Hopefully it wont be a trainwreck. War eagle guys.

Expect AU’s offense to have misfires

Meet the West Coast Spread Offense with as many as five play-callers and four quarterbacks.

Auburn coach Tommy Tuberville made a bold move by hiring spread guru Tony Franklin as offensive coordinator. And although it may produce good results in the years to come, Auburn’s offense Monday night in the Chick-fil-A Bowl could resemble a train wreck, with Al Borges’ old West Coast system intertwined with Franklin’s spread scheme.

The multiple quarterback situation combined with cramming in an offense in 10 days, not having a set play-caller and mixing in two entirely different schemes sounds like a recipe for disaster.

The play-calling

As of Sunday morning, Tuberville and staff had not formulated a play-calling plan for the game against No. 15 Clemson. And the comments he offered at the time surely sounded shaky.

“(Tony) is going to call some of the plays,” Tuberville said. “We’ll get together tonight as a staff and decide who he wants to defer to when we’re running some of the other offense.”

So, Franklin is going to call plays for his new spread offense and someone else — an offensive assistant(s) presumably — will call plays for the old offense?

Don’t be surprised if Auburn has a few delay-of-game penalties or uses all of its timeouts by the middle of the first quarter. Whether it’s in the press box, on the sideline or on the field, there will likely be tons of confusion.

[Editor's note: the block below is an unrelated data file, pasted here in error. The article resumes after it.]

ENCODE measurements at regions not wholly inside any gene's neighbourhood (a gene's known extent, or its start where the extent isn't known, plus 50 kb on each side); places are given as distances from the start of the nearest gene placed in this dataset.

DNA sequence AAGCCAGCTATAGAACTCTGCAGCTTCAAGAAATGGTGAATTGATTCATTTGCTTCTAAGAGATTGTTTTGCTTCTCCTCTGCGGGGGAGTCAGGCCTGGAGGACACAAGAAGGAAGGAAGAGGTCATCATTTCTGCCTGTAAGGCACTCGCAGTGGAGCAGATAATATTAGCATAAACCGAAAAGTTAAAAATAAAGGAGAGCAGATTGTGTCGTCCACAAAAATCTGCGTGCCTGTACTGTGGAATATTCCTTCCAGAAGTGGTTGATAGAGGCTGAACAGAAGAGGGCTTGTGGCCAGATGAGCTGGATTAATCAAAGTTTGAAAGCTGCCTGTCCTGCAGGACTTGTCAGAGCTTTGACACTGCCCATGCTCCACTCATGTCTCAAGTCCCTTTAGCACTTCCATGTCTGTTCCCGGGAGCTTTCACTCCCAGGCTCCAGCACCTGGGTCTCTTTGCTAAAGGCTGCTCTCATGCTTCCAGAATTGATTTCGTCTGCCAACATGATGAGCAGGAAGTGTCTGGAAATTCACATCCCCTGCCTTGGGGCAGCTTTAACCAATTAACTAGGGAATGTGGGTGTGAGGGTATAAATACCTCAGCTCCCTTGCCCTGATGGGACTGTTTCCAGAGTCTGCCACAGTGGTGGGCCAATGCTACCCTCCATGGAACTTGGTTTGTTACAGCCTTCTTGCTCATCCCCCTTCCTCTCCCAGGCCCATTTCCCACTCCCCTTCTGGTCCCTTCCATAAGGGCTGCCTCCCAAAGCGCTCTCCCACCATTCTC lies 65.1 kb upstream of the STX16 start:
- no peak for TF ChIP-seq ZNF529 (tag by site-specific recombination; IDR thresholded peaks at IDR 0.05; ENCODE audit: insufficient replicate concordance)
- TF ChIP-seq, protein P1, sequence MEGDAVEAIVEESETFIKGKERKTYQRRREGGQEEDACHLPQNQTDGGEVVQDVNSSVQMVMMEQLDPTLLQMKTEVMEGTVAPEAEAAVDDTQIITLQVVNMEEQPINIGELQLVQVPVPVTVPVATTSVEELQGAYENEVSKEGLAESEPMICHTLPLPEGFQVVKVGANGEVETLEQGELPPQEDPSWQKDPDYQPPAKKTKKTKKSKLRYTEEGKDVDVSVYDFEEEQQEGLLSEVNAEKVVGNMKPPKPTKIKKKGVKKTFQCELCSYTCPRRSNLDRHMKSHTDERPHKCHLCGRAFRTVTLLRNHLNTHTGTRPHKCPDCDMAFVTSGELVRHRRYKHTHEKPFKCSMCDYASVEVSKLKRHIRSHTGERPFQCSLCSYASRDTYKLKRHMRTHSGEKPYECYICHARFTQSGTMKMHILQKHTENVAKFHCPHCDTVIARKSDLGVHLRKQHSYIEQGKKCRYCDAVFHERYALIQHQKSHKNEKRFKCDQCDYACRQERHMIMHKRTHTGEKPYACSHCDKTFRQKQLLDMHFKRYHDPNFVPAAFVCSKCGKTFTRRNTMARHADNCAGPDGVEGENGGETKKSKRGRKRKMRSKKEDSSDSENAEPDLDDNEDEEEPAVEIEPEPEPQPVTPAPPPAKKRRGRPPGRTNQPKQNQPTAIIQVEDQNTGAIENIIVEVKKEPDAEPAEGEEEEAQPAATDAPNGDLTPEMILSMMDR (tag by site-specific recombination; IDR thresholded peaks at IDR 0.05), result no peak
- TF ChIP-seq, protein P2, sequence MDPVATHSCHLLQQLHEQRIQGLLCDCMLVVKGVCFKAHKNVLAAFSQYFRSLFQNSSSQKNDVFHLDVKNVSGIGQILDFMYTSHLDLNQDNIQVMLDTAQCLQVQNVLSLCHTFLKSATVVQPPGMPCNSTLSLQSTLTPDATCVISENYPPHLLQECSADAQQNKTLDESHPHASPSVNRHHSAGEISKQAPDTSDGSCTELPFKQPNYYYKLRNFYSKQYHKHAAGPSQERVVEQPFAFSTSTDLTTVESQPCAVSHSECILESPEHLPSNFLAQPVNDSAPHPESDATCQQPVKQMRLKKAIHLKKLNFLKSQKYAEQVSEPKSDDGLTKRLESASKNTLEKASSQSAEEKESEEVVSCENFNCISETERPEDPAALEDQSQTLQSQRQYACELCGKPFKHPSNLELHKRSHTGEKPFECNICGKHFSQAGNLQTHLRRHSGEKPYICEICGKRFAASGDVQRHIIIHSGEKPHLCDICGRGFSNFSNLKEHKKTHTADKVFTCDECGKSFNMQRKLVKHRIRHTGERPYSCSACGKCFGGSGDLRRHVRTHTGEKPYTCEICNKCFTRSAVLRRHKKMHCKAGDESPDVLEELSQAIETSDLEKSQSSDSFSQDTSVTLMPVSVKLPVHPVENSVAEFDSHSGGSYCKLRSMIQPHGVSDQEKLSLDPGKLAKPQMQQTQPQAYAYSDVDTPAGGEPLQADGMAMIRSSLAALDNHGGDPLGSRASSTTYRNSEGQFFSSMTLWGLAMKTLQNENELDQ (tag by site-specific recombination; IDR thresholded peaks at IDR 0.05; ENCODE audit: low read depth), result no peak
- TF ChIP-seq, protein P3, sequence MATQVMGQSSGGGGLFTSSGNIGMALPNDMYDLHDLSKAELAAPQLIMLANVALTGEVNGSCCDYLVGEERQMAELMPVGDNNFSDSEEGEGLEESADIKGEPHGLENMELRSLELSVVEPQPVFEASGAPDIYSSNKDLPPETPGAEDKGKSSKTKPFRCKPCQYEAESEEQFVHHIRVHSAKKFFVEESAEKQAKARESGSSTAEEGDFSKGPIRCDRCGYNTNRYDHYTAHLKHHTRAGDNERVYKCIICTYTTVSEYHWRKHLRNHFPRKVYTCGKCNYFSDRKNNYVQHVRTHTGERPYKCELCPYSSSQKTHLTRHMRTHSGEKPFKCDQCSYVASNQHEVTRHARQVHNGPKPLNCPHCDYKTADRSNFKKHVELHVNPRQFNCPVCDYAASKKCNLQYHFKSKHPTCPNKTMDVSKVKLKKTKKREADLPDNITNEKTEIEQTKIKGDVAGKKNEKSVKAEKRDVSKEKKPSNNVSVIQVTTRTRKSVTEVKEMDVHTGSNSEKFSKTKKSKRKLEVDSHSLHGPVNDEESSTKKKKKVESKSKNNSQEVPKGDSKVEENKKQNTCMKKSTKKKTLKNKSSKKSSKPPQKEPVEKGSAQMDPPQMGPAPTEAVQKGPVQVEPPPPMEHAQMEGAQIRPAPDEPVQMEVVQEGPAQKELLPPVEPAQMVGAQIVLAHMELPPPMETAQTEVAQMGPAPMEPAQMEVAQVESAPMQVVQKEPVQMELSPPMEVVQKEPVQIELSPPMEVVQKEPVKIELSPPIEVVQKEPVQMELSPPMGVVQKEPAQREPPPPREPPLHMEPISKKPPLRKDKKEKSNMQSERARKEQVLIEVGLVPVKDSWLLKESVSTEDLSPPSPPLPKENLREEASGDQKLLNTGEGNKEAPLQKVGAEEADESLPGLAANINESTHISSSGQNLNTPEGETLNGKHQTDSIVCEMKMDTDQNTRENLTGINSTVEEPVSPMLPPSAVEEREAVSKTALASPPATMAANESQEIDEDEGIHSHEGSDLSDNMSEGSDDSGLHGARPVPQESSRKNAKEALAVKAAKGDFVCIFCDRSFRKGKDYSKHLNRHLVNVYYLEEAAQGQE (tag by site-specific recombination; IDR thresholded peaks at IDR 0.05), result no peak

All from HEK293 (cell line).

Badgered about the play-calling deal for almost three weeks, Tuberville and Franklin have mentioned a host of names who could call plays, including offensive line coach Hugh Nall, running backs coach Eddie Gran, receivers coach Greg Knox and tight ends coach Steve Ensminger.

Yep, that’s the entire offensive staff, and Franklin’s name also can be included since true freshman quarterback Kodi Burns said this week that Franklin was doing all the play-calling in practice.

Of course, Brandon Cox, a few minutes later, said it was a combination of several assistants and Franklin.

“It’ll be a group deal,” Tuberville said Sunday. “It’s hard to do it. We’ll find out what input we want out of each coach. I don’t want a lot of guys talking on the phone. You don’t have much time to get the play called.”

The quarterbacks

Tuberville acknowledged Sunday how difficult it would be on his senior quarterback.

Cox has run the West Coast offense for the past three years as a starter for the Tigers.

“This is going to be a tough one for him. We’ll be running a little bit new offense at times, handling the crowd noise and handling the emotions,” Tuberville said.

Cox mentioned earlier this week that Burns and other backups Blake Field and Neil Caudle could all rotate in. Tuberville said Auburn would play two quarterbacks — again, presumably Cox and Burns — but he then listed the other two.

The systems

Although Franklin and some of the players insist the spread offense is much easier to comprehend than Borges’ West Coast system, the mixing of the two systems seems odd.

Tuberville said Saturday he will choose how much of the spread to run throughout the game.

“We don’t want to panic and do a lot. We don’t know what we’re doing,” he said.

The West Coast offense is built around a strong running game that leads to short passes. The spread sets up the run with short, medium and long throws.

See now why this should be an interesting, heart-racing night of football?

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